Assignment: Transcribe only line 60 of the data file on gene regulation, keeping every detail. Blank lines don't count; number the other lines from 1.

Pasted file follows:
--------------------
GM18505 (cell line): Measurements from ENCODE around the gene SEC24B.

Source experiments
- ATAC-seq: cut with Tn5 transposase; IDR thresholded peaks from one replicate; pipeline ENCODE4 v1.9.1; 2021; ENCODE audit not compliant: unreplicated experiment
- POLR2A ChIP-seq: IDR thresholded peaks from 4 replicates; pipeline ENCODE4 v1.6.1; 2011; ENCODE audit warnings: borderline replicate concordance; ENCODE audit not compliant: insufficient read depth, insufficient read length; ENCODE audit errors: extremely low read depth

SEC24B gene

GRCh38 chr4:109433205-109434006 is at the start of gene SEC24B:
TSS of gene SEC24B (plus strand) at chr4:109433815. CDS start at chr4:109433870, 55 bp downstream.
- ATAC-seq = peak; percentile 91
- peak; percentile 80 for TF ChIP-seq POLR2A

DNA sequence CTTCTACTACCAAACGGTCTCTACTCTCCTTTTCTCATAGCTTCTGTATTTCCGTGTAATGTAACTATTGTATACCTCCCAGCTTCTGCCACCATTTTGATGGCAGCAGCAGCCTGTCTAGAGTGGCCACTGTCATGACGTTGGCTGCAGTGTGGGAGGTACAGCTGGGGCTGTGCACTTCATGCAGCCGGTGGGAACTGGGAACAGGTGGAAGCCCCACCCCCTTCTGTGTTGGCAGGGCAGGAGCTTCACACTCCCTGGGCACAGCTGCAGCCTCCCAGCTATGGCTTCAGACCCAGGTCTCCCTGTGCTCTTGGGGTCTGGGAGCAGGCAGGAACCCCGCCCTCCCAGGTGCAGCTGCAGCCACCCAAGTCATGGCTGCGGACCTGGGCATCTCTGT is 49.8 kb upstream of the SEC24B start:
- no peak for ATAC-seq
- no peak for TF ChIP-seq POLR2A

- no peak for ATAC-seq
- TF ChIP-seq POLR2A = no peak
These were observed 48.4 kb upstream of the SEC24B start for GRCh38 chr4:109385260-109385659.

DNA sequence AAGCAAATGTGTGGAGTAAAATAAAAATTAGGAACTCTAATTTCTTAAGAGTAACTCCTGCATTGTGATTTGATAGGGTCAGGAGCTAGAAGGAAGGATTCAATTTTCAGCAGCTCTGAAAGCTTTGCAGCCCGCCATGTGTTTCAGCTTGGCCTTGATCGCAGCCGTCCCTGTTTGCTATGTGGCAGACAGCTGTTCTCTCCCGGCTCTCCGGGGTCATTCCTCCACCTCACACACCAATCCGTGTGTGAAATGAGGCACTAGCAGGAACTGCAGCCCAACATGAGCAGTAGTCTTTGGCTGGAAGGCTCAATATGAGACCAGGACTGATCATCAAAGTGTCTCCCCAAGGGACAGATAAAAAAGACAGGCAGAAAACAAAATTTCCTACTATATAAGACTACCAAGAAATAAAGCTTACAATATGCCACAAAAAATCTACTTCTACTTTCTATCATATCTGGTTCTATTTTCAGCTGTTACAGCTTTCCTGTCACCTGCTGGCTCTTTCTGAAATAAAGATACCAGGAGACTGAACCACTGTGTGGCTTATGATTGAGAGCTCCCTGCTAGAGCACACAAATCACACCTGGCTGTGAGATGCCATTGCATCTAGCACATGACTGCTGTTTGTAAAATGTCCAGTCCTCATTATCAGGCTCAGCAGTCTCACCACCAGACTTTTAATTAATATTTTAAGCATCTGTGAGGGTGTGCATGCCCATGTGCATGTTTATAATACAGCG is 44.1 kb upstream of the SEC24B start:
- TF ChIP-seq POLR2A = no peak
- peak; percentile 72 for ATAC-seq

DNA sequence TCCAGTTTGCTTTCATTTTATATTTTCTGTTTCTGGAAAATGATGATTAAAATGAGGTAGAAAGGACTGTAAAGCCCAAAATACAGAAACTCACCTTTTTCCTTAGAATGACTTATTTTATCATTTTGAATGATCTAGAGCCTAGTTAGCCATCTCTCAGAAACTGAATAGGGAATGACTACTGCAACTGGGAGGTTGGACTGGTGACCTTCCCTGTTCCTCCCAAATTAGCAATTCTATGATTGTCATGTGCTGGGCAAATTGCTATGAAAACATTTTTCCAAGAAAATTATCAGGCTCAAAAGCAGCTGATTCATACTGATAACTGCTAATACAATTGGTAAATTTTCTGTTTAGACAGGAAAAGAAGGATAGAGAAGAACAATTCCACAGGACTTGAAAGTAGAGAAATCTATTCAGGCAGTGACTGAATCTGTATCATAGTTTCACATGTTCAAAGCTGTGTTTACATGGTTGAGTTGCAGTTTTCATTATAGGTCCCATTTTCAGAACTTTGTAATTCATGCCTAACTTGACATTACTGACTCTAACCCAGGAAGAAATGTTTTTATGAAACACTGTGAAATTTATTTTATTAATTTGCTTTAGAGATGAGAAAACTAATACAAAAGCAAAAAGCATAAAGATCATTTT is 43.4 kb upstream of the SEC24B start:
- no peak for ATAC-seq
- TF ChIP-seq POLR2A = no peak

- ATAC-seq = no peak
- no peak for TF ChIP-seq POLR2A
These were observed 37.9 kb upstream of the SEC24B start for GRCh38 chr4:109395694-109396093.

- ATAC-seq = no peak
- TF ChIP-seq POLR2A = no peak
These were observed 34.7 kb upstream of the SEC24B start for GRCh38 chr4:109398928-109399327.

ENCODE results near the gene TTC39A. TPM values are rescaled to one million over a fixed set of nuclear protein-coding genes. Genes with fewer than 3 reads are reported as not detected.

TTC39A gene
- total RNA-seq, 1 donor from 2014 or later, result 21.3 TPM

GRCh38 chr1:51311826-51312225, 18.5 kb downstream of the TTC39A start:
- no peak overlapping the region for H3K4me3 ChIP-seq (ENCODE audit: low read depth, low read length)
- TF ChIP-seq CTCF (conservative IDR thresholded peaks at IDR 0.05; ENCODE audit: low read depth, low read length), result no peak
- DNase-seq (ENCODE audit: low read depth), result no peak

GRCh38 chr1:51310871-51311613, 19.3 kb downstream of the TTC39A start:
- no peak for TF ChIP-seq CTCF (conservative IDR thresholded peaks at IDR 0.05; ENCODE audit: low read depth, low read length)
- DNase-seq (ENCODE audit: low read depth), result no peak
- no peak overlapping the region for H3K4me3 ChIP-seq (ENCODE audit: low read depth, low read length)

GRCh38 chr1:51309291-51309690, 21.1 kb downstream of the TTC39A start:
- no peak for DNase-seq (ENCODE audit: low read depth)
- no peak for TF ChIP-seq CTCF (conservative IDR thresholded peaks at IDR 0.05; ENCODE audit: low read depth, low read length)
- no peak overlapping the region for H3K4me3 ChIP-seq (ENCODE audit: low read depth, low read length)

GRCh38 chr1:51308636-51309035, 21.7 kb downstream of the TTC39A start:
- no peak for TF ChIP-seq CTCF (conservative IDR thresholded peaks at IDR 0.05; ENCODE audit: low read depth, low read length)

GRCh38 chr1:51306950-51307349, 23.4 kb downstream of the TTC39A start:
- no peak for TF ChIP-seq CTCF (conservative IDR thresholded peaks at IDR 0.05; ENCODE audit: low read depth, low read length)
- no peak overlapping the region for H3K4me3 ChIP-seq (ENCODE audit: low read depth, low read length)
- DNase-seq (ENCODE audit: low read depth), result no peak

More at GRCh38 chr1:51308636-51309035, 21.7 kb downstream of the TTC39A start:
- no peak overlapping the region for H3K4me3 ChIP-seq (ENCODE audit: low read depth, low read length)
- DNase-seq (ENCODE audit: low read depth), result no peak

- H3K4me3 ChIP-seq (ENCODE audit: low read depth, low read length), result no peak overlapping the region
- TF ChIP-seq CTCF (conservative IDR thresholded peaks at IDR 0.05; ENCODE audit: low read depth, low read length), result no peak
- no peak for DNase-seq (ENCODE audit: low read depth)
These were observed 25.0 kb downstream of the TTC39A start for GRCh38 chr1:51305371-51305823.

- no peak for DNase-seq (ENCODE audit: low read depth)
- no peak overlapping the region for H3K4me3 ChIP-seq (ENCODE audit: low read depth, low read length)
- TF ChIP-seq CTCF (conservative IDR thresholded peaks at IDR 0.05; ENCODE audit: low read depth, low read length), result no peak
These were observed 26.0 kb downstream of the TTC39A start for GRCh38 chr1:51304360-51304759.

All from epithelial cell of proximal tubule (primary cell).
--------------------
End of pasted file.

All from epithelial cell of proximal tubule (primary cell).